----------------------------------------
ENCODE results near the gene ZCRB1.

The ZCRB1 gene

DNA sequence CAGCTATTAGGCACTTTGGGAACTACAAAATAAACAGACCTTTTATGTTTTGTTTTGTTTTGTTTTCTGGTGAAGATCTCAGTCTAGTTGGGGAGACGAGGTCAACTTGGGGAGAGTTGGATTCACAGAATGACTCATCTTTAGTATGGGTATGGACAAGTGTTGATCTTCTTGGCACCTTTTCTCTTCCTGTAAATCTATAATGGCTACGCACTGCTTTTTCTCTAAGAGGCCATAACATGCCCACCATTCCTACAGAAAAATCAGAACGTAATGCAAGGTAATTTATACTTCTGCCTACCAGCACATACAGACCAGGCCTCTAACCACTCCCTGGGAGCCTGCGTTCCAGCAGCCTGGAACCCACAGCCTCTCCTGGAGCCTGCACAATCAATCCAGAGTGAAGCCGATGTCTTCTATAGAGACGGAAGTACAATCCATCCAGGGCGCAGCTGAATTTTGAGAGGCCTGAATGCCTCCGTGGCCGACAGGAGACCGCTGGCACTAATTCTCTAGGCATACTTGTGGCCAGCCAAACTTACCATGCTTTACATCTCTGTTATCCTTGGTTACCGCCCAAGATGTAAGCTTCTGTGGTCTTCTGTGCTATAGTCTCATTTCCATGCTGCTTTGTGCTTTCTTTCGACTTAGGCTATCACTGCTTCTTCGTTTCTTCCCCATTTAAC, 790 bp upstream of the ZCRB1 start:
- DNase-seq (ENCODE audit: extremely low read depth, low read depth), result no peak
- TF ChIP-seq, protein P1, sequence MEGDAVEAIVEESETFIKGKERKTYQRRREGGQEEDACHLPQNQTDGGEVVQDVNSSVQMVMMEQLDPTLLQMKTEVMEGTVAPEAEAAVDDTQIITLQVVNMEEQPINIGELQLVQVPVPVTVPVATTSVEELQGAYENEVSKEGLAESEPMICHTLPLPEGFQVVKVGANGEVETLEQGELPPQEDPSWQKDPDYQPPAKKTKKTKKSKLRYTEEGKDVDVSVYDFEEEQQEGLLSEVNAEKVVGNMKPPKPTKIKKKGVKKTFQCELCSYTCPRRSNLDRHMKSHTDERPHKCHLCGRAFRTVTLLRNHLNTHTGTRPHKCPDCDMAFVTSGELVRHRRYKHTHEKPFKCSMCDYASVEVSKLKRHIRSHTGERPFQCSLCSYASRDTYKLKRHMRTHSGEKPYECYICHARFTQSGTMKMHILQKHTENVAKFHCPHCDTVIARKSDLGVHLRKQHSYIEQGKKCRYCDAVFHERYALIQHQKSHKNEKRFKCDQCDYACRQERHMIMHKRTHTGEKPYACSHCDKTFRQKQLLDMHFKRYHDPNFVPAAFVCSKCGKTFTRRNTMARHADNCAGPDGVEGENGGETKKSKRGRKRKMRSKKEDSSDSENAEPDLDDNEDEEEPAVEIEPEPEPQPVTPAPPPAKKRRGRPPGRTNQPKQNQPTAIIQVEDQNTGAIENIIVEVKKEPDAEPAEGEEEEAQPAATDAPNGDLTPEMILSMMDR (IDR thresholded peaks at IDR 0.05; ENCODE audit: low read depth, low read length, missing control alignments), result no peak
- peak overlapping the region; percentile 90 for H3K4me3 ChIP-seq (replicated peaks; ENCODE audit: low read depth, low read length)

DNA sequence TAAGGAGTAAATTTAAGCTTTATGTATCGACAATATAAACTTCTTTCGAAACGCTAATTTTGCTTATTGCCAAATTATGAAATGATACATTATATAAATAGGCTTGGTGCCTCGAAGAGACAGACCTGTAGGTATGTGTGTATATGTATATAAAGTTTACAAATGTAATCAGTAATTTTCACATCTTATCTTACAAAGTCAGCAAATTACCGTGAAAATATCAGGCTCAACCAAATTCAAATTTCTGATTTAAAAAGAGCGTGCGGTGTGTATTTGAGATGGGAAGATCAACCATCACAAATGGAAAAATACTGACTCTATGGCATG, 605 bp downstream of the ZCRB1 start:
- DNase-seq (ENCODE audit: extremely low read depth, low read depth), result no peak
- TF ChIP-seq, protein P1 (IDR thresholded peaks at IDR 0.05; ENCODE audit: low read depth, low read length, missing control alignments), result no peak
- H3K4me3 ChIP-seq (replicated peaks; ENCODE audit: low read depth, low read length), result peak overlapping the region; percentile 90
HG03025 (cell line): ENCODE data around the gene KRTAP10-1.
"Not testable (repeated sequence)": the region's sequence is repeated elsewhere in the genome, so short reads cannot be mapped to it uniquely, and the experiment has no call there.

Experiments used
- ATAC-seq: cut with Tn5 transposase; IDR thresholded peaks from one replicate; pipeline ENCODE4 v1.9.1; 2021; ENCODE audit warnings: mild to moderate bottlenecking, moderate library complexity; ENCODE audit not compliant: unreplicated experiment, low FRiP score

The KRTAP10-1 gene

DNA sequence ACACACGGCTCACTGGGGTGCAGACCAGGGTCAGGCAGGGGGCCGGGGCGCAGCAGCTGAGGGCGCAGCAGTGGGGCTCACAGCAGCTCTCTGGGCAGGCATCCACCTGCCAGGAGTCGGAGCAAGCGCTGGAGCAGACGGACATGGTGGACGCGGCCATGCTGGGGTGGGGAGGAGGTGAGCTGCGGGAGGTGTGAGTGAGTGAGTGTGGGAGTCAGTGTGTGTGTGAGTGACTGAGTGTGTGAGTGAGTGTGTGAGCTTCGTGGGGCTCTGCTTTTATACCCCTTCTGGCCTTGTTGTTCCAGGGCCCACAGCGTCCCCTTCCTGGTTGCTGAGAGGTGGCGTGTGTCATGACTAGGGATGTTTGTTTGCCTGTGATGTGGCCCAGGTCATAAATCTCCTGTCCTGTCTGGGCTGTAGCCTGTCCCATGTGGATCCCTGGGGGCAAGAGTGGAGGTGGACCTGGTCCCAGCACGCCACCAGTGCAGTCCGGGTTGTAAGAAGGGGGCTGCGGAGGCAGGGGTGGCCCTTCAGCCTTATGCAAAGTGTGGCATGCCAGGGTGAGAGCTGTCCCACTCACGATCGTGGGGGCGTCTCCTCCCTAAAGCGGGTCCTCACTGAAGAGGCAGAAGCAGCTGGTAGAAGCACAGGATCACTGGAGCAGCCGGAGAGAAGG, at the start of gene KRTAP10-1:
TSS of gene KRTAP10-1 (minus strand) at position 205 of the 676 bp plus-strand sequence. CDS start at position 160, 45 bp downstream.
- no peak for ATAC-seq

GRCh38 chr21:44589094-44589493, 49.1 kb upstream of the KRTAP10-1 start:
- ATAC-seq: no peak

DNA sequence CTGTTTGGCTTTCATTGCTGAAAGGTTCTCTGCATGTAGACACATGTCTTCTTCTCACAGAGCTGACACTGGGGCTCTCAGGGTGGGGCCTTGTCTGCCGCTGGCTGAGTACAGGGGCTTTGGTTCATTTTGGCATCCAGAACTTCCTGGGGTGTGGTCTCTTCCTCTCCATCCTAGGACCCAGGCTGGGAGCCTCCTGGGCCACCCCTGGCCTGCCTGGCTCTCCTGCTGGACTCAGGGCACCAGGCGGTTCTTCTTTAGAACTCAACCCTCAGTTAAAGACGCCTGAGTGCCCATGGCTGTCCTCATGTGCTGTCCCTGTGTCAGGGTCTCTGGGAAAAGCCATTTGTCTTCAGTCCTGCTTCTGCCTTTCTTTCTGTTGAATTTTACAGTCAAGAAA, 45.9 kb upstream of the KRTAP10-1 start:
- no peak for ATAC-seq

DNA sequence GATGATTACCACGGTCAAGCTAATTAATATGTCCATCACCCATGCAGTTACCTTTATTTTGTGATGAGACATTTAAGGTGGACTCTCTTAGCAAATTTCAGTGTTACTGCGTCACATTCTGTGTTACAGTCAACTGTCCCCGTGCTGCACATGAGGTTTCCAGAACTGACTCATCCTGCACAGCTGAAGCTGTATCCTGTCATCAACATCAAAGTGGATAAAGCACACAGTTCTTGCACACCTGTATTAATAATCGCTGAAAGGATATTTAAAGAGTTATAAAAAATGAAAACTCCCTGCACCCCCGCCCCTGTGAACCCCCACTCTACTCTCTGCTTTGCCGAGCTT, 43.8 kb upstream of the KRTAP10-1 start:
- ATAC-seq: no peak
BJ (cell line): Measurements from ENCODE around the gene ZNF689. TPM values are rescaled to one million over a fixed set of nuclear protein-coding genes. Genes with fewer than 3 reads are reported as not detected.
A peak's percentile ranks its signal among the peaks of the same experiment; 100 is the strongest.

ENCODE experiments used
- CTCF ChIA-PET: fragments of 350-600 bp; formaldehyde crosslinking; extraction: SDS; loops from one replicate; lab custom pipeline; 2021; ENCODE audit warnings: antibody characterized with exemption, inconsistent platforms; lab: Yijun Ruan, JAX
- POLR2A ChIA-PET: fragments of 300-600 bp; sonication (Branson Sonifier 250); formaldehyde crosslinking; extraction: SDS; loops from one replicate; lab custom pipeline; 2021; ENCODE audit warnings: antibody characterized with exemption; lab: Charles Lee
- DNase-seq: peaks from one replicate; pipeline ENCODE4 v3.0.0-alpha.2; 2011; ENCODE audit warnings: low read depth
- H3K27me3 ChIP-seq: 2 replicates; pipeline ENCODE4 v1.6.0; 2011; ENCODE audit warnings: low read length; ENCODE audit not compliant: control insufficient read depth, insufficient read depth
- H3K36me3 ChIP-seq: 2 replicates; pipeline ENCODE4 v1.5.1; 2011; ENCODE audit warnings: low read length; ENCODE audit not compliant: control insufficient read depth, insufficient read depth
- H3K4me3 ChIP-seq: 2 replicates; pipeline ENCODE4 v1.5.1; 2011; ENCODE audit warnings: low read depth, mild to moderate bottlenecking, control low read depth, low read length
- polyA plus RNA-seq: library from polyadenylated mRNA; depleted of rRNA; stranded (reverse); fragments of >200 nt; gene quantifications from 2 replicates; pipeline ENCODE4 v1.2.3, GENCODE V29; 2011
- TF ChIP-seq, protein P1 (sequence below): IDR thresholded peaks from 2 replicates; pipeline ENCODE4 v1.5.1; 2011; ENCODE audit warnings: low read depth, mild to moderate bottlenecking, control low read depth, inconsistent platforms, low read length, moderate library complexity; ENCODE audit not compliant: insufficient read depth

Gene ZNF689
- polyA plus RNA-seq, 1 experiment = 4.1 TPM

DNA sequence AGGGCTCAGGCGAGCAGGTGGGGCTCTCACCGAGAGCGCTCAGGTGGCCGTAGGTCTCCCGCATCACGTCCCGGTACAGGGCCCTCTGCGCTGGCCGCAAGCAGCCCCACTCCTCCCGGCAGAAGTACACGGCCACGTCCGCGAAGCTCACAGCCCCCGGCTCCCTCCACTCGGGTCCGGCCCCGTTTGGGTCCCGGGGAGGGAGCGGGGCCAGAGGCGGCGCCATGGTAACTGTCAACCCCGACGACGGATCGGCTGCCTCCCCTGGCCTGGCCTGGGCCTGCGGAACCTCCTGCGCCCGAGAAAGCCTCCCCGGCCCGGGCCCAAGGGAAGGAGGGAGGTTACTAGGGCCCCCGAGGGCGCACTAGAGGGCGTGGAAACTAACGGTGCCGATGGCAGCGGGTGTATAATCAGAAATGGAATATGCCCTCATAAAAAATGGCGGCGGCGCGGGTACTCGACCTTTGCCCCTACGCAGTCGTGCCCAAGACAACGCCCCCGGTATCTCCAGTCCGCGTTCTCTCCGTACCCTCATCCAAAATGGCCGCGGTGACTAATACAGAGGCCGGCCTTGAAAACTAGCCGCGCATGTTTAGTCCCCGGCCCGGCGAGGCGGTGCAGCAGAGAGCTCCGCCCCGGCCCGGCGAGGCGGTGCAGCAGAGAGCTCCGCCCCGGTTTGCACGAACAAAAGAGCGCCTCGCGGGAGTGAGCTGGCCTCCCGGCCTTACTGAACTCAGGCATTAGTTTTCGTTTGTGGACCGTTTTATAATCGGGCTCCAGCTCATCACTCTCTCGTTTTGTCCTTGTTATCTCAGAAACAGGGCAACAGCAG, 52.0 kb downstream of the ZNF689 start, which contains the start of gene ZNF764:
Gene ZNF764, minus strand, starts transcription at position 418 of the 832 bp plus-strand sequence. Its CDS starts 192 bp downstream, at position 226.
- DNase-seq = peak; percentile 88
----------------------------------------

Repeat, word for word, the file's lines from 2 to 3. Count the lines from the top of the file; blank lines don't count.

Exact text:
The ZCRB1 gene

DNA sequence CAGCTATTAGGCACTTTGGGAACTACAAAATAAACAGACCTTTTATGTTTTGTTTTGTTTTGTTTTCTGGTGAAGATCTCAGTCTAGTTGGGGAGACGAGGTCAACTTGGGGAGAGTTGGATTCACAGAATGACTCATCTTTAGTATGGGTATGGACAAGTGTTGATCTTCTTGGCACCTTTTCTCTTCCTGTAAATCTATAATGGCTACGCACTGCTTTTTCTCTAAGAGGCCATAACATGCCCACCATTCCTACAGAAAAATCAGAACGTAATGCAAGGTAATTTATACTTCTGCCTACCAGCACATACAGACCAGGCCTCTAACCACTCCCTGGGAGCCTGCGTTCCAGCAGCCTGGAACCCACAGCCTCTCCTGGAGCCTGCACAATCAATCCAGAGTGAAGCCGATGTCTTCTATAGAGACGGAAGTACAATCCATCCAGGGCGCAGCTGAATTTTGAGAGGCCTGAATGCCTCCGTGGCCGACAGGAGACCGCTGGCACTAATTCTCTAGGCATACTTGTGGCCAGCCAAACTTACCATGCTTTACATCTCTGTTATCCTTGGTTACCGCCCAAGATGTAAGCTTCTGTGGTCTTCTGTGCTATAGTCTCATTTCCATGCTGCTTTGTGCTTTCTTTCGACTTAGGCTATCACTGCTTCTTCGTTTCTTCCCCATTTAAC, 790 bp upstream of the ZCRB1 start: